Help End Prison Gerrymandering Prison gerrymandering funnels political power away from urban communities to legislators who have prisons in their (often white, rural) districts. More than a decade ago, the Prison Policy Initiative put numbers on the problem and sparked the movement to end prison gerrymandering.

Can you help us continue the fight? Thank you.

—Peter Wagner, Executive Director

Talladega County, Alabama

According to the 2000 Census, Talladega County, Alabama has a population of 80,321 people. Of those, 53,830 (67%) are White, 25,339 (32%) are Black, and 812 (1%) are Latino[1]. However, 2,342 (or 3% of the 80,321 people) are not residents by choice but are people in prison.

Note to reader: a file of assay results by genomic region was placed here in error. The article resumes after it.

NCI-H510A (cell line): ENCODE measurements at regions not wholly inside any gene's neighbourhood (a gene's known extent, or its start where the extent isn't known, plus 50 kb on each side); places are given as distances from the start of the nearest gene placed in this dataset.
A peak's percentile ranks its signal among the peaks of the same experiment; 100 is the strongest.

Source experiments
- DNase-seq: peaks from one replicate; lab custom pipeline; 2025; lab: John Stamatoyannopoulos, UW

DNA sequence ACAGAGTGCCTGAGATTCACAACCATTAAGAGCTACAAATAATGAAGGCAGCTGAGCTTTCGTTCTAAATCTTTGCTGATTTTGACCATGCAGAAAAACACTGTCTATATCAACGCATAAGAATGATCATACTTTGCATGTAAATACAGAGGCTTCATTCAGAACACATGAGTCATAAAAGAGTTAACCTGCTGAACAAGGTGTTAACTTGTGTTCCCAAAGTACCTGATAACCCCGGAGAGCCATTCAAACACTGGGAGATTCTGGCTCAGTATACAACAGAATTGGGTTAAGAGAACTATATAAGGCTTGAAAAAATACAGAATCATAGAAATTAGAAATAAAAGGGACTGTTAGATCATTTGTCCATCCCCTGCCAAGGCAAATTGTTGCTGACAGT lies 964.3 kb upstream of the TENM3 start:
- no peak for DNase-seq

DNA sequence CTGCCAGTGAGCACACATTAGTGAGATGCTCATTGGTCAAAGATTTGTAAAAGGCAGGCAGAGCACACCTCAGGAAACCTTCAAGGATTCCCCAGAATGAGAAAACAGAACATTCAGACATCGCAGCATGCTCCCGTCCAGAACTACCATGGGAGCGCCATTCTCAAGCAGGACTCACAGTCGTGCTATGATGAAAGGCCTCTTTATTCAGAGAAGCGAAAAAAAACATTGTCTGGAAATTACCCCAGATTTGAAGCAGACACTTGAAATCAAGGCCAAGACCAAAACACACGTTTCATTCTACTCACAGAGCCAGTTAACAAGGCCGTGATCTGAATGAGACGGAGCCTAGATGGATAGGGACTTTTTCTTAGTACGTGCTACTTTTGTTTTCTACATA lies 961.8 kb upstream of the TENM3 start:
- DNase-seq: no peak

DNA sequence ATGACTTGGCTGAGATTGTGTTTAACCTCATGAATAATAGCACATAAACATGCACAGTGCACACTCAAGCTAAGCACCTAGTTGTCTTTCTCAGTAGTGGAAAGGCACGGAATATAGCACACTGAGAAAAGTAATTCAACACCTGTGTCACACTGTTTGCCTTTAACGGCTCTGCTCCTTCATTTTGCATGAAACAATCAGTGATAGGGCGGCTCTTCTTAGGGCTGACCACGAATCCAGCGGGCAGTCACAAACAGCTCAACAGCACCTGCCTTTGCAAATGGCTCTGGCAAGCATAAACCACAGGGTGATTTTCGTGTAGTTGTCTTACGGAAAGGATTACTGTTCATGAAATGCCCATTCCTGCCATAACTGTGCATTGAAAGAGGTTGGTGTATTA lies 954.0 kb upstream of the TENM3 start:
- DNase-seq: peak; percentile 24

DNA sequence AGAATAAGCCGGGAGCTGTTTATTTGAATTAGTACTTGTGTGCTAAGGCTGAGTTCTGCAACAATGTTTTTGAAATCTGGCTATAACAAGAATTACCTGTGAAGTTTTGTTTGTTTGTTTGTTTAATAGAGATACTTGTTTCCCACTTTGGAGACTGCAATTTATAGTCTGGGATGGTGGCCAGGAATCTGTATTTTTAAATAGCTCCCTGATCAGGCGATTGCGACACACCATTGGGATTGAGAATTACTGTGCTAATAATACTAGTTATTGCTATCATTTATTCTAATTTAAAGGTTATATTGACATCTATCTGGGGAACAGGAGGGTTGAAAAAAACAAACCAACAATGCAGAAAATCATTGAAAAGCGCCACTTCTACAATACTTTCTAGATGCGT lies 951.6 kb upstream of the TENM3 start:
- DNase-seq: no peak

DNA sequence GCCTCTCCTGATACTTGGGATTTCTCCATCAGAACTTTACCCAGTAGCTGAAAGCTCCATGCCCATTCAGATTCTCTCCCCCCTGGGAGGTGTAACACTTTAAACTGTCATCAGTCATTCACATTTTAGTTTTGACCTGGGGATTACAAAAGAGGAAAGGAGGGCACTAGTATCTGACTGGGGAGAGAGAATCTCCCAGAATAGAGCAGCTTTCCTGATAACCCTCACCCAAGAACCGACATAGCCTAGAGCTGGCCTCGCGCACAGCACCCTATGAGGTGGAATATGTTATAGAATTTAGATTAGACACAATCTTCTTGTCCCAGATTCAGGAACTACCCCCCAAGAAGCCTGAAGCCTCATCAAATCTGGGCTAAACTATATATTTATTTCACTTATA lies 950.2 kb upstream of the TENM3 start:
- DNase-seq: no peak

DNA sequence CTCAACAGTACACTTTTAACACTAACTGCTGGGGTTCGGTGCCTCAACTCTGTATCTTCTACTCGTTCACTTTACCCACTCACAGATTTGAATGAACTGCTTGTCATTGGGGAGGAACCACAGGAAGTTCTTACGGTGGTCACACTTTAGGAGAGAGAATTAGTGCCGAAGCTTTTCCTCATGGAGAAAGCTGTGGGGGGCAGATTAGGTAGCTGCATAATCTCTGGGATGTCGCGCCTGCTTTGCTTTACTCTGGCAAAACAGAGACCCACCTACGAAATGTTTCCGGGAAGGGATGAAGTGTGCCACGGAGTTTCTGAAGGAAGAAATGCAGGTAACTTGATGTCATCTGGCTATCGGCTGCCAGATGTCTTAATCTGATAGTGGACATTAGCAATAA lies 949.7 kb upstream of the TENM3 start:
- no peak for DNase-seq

Even though prisoners cannot participate in the local community, the Census Bureau nevertheless counts them as residents of the county where they are incarcerated.

A more accurate description would not include the prisoners. This would give Talladega County a population of 77,979 with a demographic that is 68% White, 31% Black, and 1% Latino.

Reported in
Census 2000
Total 80,321 2,342 77,979
White 53,830 804 53,026
Black 25,339 1,473 23,866
Latino 812 201 611


[1]The numbers for Whites, Blacks and Latinos may not add up to the total number because we have not included racial groups other than Whites and Blacks and because the Census Bureau considers "Latino" to be an ethnicity, not a race. Most of the people reported as being Latino are also counted as being White or Black.

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